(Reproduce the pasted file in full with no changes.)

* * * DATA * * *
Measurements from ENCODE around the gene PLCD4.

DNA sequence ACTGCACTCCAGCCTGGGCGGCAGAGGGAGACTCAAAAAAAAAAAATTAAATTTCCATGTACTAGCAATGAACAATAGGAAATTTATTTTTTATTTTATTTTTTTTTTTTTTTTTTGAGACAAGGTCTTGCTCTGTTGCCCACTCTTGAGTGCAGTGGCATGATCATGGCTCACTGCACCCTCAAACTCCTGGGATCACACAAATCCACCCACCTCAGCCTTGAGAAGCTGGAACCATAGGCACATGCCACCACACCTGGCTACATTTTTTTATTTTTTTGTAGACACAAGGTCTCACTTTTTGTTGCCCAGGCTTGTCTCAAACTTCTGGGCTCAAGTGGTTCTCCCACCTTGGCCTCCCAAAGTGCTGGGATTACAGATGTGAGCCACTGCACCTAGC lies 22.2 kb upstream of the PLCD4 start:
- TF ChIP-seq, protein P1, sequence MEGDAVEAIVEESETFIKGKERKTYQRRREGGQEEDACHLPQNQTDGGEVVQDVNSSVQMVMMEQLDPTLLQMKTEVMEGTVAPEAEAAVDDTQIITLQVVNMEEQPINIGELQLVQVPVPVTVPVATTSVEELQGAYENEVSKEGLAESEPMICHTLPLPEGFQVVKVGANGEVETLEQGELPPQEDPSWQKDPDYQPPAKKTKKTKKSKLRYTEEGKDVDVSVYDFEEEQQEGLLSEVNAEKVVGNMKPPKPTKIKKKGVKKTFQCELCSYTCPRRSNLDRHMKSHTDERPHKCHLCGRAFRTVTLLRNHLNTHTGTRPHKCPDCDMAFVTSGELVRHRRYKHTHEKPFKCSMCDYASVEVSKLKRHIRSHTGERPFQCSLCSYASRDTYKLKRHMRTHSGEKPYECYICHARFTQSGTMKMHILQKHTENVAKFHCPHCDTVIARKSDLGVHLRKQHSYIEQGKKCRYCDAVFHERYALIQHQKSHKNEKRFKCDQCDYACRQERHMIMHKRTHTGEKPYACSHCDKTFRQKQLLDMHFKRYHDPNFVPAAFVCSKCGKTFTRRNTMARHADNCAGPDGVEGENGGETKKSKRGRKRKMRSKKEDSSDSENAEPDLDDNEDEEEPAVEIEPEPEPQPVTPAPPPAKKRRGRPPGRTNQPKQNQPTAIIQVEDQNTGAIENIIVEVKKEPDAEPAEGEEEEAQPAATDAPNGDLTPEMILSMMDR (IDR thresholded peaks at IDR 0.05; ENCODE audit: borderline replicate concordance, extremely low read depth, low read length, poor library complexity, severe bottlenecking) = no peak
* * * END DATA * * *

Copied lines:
Measurements from ENCODE around the gene PLCD4.

DNA sequence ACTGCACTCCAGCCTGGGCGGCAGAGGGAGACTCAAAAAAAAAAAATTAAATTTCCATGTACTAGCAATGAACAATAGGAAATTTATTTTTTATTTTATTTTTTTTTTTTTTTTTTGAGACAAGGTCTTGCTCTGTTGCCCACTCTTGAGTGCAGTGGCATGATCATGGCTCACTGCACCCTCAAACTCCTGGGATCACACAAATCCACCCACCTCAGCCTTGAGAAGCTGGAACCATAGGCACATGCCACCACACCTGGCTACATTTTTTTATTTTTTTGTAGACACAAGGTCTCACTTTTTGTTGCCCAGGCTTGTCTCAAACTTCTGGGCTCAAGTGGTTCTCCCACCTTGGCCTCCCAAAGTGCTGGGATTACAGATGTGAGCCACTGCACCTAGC lies 22.2 kb upstream of the PLCD4 start:
- TF ChIP-seq, protein P1, sequence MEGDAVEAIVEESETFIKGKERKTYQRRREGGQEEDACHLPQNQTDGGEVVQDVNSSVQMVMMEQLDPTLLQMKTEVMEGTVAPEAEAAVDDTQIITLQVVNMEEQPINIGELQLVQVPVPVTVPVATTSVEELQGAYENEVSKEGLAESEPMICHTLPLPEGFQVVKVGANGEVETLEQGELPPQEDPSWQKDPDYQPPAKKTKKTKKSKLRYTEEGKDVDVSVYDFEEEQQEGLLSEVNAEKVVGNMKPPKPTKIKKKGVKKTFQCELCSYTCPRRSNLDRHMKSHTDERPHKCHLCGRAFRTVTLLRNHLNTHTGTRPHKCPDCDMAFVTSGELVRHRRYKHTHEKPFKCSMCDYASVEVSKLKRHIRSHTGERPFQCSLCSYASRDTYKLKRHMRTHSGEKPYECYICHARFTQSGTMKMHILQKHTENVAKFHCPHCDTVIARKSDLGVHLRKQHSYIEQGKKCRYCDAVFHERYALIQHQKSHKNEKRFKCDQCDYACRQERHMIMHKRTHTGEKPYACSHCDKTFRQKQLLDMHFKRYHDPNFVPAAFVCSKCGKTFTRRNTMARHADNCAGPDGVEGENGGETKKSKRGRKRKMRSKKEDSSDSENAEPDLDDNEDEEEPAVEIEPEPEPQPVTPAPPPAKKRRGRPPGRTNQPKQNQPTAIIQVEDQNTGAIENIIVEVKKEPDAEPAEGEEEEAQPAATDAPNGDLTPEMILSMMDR (IDR thresholded peaks at IDR 0.05; ENCODE audit: borderline replicate concordance, extremely low read depth, low read length, poor library complexity, severe bottlenecking) = no peak